El Chalan Restaurant Peruvian and Italian Cuisine

Lomo_Saltado_3

By Vickie Lewis

In my experience, it is uncommon to find a restaurant that specializes in two very different types of cuisine from not only different countries, but also different continents.  Therefore, I was intrigued when I learned that El Chalan Restaurant offers both Peruvian and Italian food.  So when I met co-owner, Xiomara Martinez, the first question I asked was “Why Peruvian and Italian?

When Xiomara’s husband and restaurant co-owner, Aquiles Puga, first immigrated to the United States from Peru in 1992, he worked for twelve years at an Italian restaurant in Berkeley which has since closed.  During his employment there, he learned much about the art of Italian cooking.  In Peru, he had also worked in the restaurant business and had learned to prepare many of the traditional foods of his country.  So when he and Xiomara opened El Chalan restaurant thirteen years ago, they decided to offer both Peruvian and Italian cuisine on their menu.  Although the menu features more Peruvian selections, there are sixteen Italian entrees offered at El Chalan (including Aquiles’ hand-made gnocchi), as well as a limited selection of Italian salads, Italian beverages, and even home-made Tiramisu!   The Peruvian selections tend to be more popular since most of El Chalan’s regular clientele is Latino; more of their American customers tend to favor the Italian cuisine.   

Located on busy San Pablo Dam Road on the right side of the street when driving toward Appian Way, El Chalan occupies the previous establishment once known as El Tumi Restaurant.  The exterior signage atop the building directs customers to a small parking lot adjacent to the building.  When entering El Chalan, the atmosphere seems “homey” and a bit rustic.   There are twelve to fifteen tables in the dining area, where the pale orange, melon-color walls are adorned with pictures of cowboys and their horses,  (as “El Chalan” means “The Cowboy”.)   Lighted ceiling fans supplement the natural light from the large front windows which are embellished with white café curtains.  A flat screen television hangs on the wall but was not turned on during my visit.  A handwritten white board mounted near the counter is updated regularly to inform customers about the day’s specials.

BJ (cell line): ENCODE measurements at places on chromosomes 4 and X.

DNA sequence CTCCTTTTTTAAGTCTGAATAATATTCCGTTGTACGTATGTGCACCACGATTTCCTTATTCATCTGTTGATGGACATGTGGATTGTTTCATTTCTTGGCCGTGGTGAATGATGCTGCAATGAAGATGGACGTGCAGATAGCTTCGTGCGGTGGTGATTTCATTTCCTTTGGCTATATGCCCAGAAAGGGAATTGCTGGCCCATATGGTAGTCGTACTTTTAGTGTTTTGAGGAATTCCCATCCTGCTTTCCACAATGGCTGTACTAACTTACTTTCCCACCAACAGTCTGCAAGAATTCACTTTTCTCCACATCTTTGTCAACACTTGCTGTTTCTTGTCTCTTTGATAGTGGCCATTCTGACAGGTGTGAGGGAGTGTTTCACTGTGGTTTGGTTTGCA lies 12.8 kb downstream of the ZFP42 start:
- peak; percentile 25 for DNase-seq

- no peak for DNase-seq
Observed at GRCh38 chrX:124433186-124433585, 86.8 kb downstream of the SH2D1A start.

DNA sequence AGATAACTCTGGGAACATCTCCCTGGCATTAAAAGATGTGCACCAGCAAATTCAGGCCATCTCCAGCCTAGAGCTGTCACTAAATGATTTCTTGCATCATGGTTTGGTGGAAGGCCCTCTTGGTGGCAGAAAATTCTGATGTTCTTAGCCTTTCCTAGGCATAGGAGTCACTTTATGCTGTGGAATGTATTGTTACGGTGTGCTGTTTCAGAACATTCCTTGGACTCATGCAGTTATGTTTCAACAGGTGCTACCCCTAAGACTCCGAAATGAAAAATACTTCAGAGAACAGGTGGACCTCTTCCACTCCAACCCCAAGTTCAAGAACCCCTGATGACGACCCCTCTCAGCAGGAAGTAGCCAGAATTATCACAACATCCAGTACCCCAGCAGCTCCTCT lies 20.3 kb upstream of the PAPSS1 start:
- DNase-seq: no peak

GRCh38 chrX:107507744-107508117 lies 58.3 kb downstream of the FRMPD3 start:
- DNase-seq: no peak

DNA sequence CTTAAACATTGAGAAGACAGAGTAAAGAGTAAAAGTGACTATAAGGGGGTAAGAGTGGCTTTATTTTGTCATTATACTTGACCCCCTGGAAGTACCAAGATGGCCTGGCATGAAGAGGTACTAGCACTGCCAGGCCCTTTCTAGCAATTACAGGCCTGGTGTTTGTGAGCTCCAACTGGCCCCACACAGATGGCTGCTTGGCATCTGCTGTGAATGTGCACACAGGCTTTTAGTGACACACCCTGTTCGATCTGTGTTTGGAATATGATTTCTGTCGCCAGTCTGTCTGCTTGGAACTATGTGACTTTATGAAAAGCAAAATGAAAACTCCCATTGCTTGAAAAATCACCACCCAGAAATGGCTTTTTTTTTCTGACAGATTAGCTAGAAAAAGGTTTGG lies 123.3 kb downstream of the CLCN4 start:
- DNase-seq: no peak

When we arrived, several tables were occupied with customers finishing their late Saturday afternoon lunches.  Xiomara, who was busily working when we entered, promptly greeted and seated us and brought us menus.  She then brought out a basket with a loaf of freshly-baked bread, butter, and dipping sauce, which we later learned is called Rocotto.  This sauce is a specialty of El Chalan and is made using wax peppers, green peppers, and the traditional Peruvian yellow Aji pepper, so it is quite spicy, but very delicious. We overheard almost every other diner ask Xiomara about this excellent sauce.  It is not only used for dipping, but can be drizzled over one’s food to enhance the flavor and spiciness.

My guest and I ordered the traditional Peruvian drinks, fresh Maracuya, (passion fruit juice); and Chicha Morada, (purple corn punch), which were served over ice and were not overly sweet.  We asked Xiomara for recommendations from the Peruvian menu selections before ordering our entrees. (Being Italian, I confess that I was tempted to try an Italian entrée, but decided to be more adventurous and instead try a Peruvian selection.)   Xiomara informed us that the Lomo Saltado is by far their most popular entrée, adding that customers tell her it is the best in the entire Bay Area!  Lomo Saltado is sautéed sirloin strips, garlic, red onions, tomatoes, and herbs mixed with French fries and served with steamed rice.  Other favorites cited by Xiomara were the Chupe de Camarones (Peru’s own shrimp chowder); Saltado de Mariscos (sautéed shrimp and seafood mixed with fries and served over rice); and the Seco de Cordero con Arroz y Frijoles (lamb stew in cilantro sauce, peas served with Peruvian beans, steamed rice, and marinated onions.)